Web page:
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Strategic Extremism: Why Republicans and Democrats Divide on Religious Values

  • Edward L. Glaeser

    (Harvard University and Nber)

  • Giacomo A. M. Ponzetto

    (Harvard University)

  • Jesse M. Shapiro

    (University of Chicago and Nber)

Party platforms differ sharply from one another, especially on issues with religious content, such as abortion or gay marriage. Given the high return to attracting the median voter, why do vote-maximizing politicians take extreme positions? In this paper we find that strategic extremism depends on an intensive margin where politicians want to induce their core constituents to vote (or make donations) and the ability to target political messages toward those core constituents. Our model predicts that the political relevance of religious issues is highest when around one-half of the voting population attends church regularly. Using data from across the world and within the United States, we indeed find a nonmonotonic relationship between religious extremism and religious attendance. Copyright (c) 2005 Massachusetts Institute of Technology.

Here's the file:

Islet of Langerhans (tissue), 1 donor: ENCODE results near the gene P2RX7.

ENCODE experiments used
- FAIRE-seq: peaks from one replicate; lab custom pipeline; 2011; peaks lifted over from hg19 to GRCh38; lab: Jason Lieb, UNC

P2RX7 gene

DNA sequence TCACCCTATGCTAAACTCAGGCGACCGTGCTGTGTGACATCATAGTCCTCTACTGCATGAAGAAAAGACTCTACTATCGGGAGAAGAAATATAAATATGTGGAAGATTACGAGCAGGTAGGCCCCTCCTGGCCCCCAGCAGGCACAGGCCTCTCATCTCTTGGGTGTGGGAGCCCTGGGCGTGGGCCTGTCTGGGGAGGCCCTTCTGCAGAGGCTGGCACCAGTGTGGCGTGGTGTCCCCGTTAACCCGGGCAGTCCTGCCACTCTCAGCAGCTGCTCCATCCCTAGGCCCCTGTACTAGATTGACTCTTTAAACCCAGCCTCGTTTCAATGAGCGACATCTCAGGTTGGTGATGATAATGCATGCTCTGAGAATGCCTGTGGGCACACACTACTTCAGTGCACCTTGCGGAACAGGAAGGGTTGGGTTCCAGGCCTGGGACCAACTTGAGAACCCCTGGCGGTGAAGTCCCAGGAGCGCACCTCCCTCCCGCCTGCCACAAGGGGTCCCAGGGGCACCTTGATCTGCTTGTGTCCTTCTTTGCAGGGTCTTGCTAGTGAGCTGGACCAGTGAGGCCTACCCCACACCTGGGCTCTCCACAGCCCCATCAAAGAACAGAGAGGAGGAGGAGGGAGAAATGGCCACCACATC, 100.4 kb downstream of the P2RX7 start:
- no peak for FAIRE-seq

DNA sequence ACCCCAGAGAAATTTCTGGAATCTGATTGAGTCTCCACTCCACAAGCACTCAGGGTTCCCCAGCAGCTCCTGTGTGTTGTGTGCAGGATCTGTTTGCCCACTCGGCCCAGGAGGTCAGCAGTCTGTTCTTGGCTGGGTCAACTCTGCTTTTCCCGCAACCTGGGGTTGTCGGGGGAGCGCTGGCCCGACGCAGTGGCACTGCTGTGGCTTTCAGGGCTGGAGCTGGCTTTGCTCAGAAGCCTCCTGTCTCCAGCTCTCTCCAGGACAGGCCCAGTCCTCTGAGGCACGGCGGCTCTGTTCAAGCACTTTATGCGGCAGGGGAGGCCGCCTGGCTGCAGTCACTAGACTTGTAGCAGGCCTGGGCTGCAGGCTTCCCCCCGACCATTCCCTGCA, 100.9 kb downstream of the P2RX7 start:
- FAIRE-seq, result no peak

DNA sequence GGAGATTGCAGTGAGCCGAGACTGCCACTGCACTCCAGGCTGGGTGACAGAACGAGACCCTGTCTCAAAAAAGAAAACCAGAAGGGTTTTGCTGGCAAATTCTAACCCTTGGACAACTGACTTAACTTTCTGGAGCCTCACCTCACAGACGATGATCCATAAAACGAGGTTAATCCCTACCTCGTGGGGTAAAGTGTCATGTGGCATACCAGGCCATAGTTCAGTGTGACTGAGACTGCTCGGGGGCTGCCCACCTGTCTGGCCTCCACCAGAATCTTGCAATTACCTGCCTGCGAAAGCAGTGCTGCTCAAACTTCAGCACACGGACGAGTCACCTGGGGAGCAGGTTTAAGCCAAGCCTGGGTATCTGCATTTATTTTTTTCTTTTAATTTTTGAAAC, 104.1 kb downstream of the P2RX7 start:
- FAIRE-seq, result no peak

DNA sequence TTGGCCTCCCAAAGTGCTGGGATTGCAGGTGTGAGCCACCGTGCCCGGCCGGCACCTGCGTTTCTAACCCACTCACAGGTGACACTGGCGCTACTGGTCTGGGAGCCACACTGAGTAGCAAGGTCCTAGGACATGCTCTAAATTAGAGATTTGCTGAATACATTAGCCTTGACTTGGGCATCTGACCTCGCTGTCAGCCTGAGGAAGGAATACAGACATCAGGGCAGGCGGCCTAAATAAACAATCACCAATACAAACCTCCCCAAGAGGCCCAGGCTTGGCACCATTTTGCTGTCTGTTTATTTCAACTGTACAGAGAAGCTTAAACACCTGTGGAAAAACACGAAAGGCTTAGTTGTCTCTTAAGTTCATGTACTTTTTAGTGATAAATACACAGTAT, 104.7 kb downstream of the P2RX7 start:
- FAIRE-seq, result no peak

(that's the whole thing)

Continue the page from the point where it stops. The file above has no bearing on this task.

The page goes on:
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Article provided by MIT Press in its journal The Quarterly Journal of Economics.

Volume (Year): 120 (2005)
Issue (Month): 4 (November)
Pages: 1283-1330

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Handle: RePEc:tpr:qjecon:v:120:y:2005:i:4:p:1283-1330
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